Monday, October 29, 2007

Chicken Noodle Soup with Herbs

Quickly on the heels of making the chicken stock, soup had to be made. As I do with most of my soup-oriented needs, I pulled out my copy of the Eastside Cafe's Soup Yourself. I mentioned the Eastside earlier, but it was buried in an update to the running "Things I Want to Make" post.

The Eastside is one of my all time favorite restaurants, owned by a woman I went to high school with, Dorsey Barger. I had the good fortune to go there shortly after it opened, when I was travelling as the Texas sales rep for W.W. Norton (my Willy Loman year - yeah, it was that bad). I went there originally because, even though Dorsey and I didn't know each other that well in high school, it was a touchpoint of something familiar.

Well, it was a double win. I got to know Dorsey better, even in the few spare moments she could spare from running this new endevour, which was great. Neat, neat lady. But even if I had found she was a complete monster, I probably would have continued to eat there anyway, because it's just that good.

There was a certain ubiquitous flavor palate at local restaurants which I labelled simply, "Austin Food." Kind of a California health food/Tex-Mex mix. Lots of black beans, avacodos, tortillas, sprouts, corn, mild salsas, etc. Ultimately, it was bland and a bit heavy. If you're familiar with Austin, I would consider the Kerby Lane to be prototypical in that regard, but it was everywhere you went.

The Eastside's menu was still generally recognizable as Austin Food, but actually had flavor and balance. The Eastside took the ideas that were floating around Austin and executed them right and, from the reviews I've read, continue to do so today.

So, anyway, getting to eat there was an oasis in an unending desert of despair that year.

In deciding what to do with my stock, I realized I'd never gone with the obvious, traditional choice before, so I went with the Chicken Noodle Soup with Herbs. Boy, I'm glad I did. BTW - I emailed Dorsey and she gave me permission to share this (and a few future) recipes.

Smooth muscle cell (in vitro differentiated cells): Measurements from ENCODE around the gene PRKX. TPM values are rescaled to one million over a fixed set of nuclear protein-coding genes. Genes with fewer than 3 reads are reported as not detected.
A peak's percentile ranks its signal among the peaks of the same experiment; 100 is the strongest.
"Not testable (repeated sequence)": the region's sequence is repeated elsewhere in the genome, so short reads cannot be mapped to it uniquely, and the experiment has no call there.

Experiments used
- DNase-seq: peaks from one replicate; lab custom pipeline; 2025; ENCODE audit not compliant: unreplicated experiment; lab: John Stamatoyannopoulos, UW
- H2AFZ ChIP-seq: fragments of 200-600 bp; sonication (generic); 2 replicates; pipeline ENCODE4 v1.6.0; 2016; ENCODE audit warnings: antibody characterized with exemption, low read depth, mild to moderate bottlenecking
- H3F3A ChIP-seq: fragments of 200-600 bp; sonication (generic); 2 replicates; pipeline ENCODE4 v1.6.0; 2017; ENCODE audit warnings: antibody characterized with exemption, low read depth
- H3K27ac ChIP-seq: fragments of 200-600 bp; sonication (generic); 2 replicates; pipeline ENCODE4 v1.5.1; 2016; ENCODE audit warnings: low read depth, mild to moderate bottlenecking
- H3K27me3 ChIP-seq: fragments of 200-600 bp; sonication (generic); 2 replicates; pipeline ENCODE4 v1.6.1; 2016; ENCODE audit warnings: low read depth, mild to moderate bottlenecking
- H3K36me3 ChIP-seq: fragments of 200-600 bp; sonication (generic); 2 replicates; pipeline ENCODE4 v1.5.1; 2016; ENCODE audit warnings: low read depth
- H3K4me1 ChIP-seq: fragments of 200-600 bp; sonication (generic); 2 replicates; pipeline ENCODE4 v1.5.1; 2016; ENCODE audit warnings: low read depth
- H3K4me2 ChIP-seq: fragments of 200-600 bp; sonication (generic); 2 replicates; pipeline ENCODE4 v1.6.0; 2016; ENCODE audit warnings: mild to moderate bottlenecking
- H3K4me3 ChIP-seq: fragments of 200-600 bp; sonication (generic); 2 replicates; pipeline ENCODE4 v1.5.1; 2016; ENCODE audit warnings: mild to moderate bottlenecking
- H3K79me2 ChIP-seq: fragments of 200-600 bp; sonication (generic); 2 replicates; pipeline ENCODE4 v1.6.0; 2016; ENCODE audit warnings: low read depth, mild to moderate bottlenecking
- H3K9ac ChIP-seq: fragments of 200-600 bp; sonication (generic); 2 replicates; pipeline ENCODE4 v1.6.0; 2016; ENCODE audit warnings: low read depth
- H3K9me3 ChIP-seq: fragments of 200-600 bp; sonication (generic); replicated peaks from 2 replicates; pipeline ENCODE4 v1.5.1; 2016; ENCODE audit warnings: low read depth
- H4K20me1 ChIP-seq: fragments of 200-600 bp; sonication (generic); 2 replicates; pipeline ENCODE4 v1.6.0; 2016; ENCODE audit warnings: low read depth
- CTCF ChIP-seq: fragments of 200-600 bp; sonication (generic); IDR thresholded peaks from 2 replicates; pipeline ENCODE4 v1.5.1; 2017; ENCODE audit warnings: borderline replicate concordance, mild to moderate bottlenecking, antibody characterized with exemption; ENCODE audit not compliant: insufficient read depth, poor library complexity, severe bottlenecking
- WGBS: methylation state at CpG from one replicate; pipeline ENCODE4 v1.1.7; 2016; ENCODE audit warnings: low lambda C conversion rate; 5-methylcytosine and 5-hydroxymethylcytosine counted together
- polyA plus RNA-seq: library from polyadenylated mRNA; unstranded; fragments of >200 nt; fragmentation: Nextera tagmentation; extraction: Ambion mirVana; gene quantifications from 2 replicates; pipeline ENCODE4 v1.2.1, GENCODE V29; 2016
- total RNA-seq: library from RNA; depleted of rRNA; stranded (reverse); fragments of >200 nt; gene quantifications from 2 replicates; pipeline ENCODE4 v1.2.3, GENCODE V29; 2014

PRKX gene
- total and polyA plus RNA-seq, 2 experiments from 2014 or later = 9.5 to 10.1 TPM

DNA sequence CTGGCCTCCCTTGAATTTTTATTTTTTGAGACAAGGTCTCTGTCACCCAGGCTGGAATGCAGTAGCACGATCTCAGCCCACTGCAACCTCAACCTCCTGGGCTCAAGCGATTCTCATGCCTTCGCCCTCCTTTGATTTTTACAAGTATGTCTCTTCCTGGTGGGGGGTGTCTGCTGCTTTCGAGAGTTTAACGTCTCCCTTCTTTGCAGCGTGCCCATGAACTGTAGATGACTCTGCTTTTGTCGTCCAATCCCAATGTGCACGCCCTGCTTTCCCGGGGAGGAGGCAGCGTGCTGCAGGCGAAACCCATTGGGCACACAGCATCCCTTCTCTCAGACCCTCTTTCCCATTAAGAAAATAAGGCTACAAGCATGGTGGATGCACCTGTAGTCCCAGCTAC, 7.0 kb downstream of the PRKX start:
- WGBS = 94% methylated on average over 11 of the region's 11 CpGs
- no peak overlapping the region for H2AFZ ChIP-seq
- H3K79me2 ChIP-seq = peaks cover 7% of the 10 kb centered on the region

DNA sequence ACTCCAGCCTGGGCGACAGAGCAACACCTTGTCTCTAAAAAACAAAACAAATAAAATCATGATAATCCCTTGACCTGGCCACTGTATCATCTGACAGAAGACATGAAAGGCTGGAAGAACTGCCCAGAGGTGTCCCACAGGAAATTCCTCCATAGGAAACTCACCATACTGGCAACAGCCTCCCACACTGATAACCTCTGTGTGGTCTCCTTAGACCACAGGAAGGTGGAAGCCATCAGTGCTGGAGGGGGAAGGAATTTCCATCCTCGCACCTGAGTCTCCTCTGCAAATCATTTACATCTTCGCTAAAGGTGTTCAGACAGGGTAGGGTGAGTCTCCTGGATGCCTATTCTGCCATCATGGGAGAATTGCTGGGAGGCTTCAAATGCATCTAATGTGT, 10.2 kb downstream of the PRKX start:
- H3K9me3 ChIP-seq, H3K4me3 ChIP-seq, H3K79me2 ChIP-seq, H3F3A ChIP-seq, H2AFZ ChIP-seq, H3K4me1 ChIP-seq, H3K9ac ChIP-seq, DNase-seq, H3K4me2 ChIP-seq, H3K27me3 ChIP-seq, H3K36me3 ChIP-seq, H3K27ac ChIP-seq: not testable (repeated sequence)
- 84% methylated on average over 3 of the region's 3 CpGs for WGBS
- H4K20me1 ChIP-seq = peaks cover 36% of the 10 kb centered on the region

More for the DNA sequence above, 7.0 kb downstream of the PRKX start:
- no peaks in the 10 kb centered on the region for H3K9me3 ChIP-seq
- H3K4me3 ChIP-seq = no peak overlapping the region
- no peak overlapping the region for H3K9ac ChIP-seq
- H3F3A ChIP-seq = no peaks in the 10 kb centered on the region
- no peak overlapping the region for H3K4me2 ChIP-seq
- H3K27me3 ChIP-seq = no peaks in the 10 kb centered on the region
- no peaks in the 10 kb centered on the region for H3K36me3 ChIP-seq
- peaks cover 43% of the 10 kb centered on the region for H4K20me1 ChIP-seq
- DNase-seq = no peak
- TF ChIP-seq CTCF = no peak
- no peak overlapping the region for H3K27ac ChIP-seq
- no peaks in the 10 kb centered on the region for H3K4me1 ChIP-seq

12 cups chicken stock
1 cup onions, diced
1 teaspoon fresh oregano, minced
1/2 cup carrots, diced
1/2 cup celery, diced
1 teaspoon fresh basil, minced
2 tablespoons lemon thyme, minced
1 tablespoon fresh parsley, minced
2 tablespoons garlic, minced
1 tablespoon chives, minced
2 cups dry egg noodles
4 cups cooked chicken, diced
Salt and pepper

In a large soup pot, place stock, onions, oregano, carrots, celery, basil, lemon thyme, parsley, garlic, and chives. Simmer over medium heat for 1 hour. Add chicken and continue cooking for another 30 minutes. Add noodles and cook 10 minutes until tender. Salt and pepper to taste.

*If lemon thyme isn't available, use thyme instead.

Carter, Ruth, Elaine Martin & Dorsey Barger. Soup Yourself: 50 Simple yet Sublime Soup Recipes from the Eastside Cafe'. Austin: Eastside Cafe/Blame Books 1992. p 52. Reprinted with kind permission. Buy it here.

When I make a recipe for the first time, I generally try to avoid making changes, so I get a sense of the baseline outcome. The only changes I made to the recipe were:
  • Used shredded, rather than chopped, chicken. Because that's how it came off the roast chicken. Most of the bits were bit-sized, so it seemed overkill to chop them on top of it.
  • Used thyme instead of lemon thyme (a noted, valid substitution), since I couldn't find the lemon variety.
  • Added more like 3 to 4 cups of noodles instead of 2 because the noodles were pretty big and there was a LOT of empty air in the measuring cup. But more importantly, I really like the noodles and at that point in the recipe, all of the flavors are established. It'd be really hard to screw it up based on noodle volume so late in the game.

Result? Awesome. I kept the salt and pepper to a minimum, which was totally the right move. The flavor of the herbs really came through. This was miles away from any pre-made chicken noodle soups. I was able to get 10 cups of stock from the batch earlier and subbed in 2 cups of stock made from concentrate (not boullion). Next time, I think I'd be safe in adding another carrot, as I like them a lot, but otherwise, it stays as is.

This, also, was the clincher in my decision to expand my summer herb growing operation next year. For the last five years, I've grown sweet basil, rosemary and, occasionally, dill. Now that we have the space outside and I'm using them enough, I'm going to add tarragon, sage, oregeno and thyme. Maybe cilantro, but that's so cheap, it's almost free.

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